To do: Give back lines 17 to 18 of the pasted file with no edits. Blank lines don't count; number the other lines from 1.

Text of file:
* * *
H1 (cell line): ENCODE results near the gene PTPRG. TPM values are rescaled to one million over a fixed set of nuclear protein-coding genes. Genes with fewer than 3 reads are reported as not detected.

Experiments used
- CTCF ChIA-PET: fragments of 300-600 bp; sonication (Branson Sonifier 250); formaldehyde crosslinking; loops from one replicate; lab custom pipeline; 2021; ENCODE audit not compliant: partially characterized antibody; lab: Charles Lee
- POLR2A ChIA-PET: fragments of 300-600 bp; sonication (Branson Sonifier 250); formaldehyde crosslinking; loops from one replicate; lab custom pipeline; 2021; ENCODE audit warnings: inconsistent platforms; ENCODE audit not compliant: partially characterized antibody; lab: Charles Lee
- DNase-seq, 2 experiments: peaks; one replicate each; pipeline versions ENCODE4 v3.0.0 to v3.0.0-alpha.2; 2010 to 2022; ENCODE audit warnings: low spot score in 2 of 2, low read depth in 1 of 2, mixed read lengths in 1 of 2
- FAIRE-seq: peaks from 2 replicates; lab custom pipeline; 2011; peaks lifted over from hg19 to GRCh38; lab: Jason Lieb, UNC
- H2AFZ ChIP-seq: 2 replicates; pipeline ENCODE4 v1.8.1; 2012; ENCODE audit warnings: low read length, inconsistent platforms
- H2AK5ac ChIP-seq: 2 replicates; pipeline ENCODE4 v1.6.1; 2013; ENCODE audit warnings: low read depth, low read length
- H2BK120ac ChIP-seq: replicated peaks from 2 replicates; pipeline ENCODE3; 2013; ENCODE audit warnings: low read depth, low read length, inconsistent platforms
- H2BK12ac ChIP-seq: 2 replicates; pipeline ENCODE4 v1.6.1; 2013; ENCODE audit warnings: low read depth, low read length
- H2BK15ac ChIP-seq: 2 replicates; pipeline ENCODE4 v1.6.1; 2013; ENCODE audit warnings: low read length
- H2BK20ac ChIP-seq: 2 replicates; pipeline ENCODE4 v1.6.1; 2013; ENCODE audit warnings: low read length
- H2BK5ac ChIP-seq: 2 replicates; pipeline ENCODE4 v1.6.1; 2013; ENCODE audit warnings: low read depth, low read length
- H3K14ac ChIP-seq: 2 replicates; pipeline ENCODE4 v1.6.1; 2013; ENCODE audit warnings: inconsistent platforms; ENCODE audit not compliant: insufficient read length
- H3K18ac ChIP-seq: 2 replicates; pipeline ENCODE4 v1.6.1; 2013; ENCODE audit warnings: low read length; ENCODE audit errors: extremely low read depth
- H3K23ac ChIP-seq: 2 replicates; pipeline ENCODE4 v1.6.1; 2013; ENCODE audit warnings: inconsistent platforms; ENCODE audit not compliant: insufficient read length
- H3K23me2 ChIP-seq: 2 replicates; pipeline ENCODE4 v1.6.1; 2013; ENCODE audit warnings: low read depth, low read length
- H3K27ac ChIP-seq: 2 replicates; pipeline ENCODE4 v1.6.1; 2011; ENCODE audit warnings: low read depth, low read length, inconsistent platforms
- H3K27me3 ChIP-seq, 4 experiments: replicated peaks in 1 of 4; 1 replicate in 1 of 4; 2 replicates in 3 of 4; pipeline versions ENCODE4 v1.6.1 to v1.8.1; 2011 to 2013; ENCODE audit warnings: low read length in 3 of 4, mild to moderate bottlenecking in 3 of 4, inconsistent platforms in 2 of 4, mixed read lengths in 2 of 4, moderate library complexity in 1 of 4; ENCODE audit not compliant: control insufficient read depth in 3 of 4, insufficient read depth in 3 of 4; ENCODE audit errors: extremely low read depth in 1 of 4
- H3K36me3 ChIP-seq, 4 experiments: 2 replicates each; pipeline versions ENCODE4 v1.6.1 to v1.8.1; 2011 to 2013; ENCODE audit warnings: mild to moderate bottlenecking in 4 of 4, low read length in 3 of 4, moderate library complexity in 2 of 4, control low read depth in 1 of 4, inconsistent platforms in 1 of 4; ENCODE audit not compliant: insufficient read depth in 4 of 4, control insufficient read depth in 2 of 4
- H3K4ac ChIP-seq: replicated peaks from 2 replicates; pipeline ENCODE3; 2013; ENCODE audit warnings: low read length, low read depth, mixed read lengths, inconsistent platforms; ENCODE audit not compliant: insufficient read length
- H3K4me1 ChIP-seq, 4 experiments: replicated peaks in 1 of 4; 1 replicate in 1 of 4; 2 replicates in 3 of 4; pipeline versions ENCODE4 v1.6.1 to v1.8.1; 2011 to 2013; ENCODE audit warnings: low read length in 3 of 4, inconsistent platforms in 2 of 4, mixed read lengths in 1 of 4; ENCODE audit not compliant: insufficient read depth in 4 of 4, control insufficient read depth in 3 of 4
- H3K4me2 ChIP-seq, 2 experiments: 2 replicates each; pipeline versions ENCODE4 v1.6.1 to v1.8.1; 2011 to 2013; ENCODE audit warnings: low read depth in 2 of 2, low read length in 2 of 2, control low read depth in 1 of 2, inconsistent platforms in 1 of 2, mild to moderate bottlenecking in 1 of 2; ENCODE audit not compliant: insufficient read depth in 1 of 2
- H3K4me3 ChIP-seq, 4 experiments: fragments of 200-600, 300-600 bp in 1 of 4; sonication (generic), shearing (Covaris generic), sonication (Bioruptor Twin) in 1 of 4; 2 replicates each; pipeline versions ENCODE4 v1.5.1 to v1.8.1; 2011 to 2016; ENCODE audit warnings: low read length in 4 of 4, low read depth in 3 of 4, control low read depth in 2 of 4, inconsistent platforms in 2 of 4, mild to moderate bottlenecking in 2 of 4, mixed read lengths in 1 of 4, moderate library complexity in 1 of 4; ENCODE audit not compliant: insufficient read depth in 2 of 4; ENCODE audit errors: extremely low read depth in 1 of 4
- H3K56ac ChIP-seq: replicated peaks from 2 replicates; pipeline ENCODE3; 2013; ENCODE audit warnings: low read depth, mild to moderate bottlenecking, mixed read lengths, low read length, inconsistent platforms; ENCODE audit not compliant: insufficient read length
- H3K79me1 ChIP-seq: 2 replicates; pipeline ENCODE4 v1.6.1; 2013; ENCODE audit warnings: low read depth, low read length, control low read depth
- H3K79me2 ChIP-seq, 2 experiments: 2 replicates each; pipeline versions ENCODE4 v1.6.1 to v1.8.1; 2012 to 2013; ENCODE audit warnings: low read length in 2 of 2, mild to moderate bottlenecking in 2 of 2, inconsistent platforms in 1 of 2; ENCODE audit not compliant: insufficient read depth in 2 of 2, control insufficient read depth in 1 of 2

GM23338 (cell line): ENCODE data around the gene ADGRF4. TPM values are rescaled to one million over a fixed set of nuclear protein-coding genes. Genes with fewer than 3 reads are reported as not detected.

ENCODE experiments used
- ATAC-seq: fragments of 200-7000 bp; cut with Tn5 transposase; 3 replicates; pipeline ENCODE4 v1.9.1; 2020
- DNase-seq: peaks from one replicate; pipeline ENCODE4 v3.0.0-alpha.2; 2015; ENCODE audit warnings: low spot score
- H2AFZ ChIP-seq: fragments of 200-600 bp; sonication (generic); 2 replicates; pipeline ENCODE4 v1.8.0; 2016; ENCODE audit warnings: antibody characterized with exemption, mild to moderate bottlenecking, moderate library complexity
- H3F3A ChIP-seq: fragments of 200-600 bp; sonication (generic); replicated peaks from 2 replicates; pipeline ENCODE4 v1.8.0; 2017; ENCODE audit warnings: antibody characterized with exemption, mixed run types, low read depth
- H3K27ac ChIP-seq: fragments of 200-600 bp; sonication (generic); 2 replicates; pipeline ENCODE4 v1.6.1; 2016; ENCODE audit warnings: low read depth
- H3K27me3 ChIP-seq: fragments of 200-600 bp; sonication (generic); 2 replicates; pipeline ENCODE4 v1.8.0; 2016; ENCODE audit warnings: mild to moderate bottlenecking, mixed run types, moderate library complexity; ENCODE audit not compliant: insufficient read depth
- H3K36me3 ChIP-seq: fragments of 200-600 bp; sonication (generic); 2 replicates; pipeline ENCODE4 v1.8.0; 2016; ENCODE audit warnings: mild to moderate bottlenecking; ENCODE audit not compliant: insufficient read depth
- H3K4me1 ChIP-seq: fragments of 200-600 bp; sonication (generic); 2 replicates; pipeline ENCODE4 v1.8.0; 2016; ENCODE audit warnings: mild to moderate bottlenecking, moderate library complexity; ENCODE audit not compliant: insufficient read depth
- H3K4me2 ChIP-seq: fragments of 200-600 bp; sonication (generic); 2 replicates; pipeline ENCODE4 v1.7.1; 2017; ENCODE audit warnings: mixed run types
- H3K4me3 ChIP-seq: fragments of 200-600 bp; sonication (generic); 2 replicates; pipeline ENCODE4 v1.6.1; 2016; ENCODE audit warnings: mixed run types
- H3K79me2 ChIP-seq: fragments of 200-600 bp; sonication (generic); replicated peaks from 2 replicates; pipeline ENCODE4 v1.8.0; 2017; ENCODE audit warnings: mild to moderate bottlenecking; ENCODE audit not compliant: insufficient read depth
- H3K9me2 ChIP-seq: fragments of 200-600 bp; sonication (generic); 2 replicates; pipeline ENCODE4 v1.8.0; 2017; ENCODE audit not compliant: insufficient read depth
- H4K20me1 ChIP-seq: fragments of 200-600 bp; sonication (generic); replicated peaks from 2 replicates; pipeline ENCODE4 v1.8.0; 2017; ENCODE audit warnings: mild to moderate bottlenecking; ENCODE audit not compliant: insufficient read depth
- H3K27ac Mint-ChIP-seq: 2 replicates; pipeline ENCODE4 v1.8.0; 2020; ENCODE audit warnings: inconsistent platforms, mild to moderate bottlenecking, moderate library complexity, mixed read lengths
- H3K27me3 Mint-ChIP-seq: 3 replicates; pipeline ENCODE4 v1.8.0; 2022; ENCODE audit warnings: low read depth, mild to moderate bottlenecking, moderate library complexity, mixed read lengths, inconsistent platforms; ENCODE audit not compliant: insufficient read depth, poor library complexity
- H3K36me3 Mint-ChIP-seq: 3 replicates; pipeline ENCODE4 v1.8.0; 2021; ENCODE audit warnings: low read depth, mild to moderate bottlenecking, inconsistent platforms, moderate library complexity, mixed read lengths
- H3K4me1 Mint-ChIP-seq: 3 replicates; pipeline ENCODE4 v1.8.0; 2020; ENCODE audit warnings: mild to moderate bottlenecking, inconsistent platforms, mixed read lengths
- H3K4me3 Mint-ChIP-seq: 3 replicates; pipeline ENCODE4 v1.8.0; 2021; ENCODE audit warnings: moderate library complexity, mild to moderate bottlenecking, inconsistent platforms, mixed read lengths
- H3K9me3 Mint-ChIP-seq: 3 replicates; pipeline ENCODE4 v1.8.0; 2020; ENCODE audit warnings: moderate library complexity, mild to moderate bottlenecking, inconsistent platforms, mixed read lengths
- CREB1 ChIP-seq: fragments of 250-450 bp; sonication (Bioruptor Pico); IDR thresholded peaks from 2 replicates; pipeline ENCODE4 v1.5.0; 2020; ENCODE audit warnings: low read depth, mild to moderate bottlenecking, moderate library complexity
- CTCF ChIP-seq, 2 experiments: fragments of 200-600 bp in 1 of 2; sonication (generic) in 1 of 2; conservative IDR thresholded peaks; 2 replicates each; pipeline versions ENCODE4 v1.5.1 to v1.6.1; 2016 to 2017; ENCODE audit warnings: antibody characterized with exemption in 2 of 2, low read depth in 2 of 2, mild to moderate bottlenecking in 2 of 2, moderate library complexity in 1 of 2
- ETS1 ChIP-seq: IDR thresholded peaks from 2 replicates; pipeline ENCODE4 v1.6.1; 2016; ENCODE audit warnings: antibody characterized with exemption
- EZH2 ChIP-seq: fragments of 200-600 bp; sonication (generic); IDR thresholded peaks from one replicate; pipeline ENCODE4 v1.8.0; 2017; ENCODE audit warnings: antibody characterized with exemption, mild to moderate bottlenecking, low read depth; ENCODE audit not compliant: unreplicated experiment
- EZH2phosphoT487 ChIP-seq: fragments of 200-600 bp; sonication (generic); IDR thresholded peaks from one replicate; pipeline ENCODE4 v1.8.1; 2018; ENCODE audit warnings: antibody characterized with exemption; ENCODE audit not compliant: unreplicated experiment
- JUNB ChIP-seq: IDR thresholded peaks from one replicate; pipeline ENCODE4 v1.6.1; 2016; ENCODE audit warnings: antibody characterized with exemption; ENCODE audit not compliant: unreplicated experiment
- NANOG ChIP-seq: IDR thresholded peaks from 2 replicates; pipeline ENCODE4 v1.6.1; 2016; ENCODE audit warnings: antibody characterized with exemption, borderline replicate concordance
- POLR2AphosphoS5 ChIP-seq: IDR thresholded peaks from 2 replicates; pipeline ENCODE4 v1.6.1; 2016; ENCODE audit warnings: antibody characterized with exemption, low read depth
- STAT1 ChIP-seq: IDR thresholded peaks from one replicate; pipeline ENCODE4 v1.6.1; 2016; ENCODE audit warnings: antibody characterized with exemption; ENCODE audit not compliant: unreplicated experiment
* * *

- H3K23me2 ChIP-seq: 2 replicates; pipeline ENCODE4 v1.6.1; 2013; ENCODE audit warnings: low read depth, low read length
- H3K27ac ChIP-seq: 2 replicates; pipeline ENCODE4 v1.6.1; 2011; ENCODE audit warnings: low read depth, low read length, inconsistent platforms